20Results for "Philadelphia,PA"
Princeton and Slavery: Holding the Center
Princeton University, founded as the College of New Jersey in 1746, exemplifies the central paradox of American history. From the start, liberty and slavery were intertwined.
Princeton and Abolition
Princeton’s faculty and students actively opposed abolition, creating a climate of fear and intimidation around the subject during the 19th century. Although some Princeton affiliates were critical of slavery, the institution demonstrated a catastrophic failure of leadership on the greatest moral question of the age.
Princetonians in Virginia
The College of New Jersey attracted large numbers of Virginia students in the 18th and 19th centuries, contributing to Princeton’s reputation as a school for southerners. This essay focuses on three students from Virginia whose careers as clergymen and educators reflected evolving arguments about slavery and emancipation from the Revolutionary War to the Civil War.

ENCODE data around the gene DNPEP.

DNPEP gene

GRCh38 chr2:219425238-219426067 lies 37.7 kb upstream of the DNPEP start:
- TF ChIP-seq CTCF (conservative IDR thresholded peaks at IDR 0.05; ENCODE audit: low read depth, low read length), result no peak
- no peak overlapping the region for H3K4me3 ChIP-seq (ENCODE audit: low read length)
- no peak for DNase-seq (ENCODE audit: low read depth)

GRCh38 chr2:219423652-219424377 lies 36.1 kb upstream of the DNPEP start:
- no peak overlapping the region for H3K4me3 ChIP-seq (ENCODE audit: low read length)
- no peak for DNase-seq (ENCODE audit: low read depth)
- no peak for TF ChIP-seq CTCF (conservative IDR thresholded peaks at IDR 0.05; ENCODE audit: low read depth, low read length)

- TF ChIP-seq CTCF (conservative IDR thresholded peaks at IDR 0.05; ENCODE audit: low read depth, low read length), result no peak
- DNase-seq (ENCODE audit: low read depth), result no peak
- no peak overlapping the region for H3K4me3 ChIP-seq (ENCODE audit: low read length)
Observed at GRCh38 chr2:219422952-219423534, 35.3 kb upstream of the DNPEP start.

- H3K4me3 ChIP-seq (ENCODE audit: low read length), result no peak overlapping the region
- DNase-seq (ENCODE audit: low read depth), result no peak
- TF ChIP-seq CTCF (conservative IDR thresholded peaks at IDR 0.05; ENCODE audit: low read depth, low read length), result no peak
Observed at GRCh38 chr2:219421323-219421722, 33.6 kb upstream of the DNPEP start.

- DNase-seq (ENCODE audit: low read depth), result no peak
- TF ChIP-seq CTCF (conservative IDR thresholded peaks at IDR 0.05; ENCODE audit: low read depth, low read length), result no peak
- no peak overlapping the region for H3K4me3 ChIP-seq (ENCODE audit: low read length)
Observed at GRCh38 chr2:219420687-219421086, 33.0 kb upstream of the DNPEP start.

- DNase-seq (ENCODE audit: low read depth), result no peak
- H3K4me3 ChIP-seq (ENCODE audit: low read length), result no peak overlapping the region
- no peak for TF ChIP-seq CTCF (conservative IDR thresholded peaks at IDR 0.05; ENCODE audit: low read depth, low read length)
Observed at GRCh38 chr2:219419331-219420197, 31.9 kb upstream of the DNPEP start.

A newspaper notice announcing the establishment of the College of New Jersey in 1746.
Advertisement for a runaway slave
"Horses, Cows, Oxen, Negroes"
Advertisement for a slave sale
Advertisement for a runaway slave.
Burning a Fugitive Slave
A letter from Princeton, dated 28 October 28 1767, describing the burning of fugitive slave Cuff.